Immigration groups and civil-rights advocates generally applauded the administration's decision to release more than 2,000 immigrants from detention. But they argue that U.S. Immigration and Customs Enforcement should have done this long ago — and are now pushing the administration to become much more committed to using alternatives to detention for immigrants charged with potential deportation.
The ACLU lays out its case in a new statement submitted for an upcoming House Appropriations hearing on ICE's rationale for the mass release. "ICE’s stated justification for the releases—that it had determined these individuals could be 'placed on an appropriate, more cost-effective form of supervised release'—raises a fundamental question, posed among others by Secretary Janet Napolitano herself: why were these individuals detained in the first place?" the ACLU writes in the statement for the hearing, which is scheduled for Thursday morning.
Citing figures derived from a Freedom of Information Act Request, the ACLU claims that 35 percent to 55 percent of detainees aren't required by law to be in immigrant detention; rather, they "generally have no criminal records and are being detained solely on the basis of flight risk" at the agency's discretion. The statement goes on to cite anecdotal stories about some of the detainees who were recently released, including a domestic violence survivor with four children who are U.S. citizens, who was detained for 19 months "based on two misdemeanors from five years ago," according to the statement.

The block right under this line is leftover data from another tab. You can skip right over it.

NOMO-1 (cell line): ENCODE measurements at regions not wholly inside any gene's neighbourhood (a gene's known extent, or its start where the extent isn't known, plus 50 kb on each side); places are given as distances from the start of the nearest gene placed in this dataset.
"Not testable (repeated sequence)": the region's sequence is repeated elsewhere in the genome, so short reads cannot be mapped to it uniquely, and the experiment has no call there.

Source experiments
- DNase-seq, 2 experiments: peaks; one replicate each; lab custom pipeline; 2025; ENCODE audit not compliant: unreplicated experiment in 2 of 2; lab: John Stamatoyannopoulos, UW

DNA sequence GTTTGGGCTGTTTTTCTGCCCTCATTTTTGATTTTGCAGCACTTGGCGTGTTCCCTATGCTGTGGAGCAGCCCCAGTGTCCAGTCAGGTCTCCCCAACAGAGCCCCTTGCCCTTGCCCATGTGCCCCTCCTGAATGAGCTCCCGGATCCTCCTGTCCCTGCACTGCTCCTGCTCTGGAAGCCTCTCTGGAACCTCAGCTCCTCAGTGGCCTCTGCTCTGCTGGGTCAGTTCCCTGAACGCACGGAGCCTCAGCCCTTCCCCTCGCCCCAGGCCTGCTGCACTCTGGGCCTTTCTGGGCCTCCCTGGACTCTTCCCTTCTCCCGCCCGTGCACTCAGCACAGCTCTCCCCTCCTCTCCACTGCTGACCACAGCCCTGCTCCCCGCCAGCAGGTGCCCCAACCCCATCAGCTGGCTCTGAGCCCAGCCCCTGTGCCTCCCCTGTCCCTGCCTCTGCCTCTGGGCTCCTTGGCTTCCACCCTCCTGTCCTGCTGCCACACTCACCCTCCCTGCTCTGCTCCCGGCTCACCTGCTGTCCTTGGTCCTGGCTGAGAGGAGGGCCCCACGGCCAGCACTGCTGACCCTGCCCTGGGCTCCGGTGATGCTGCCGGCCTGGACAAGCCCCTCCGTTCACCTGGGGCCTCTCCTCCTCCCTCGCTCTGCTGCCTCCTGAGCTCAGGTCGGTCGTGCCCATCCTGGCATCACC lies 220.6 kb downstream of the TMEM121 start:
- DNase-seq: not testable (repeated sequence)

The ACLU believes that one of the reasons that such immigrants are being detained is because ICE is mandated by Congress to maintain 34,000 detention beds on a daily basis. (ICE has denied that it has set numerical deportation quotas to fill.) To that end, the civil-rights group wants Congress to "eliminate language requiring a specific number of detention beds to be maintained or filled" and give ICE more support and funding for alternatives to detention that would track immigrants facing detention through other forms of monitoring.
Many Republicans, however, are concerned that ICE is not doing enough to fill immigrant detention beds—and accuse the administration of using bad policy to play politics with the mass release of detained immigrants last month. "Congress mandated and provided resources to maintain 34,000 bed spaces for illegal immigrant detainees. As of last week, ICE reported 30,773 spaces filled, in clear violation of statute," wrote House Homeland Security chair Rep. Michael McCaul, in a letter to ICE director John Morton.
The whole issue has been muddled by the lack of clarity from ICE about the rationale for the mass detainee release, with contradictory statements about whether or not it was sequester-related. Thursday's hearing should start to clear up some of those questions, so the debate can proceed in earnest.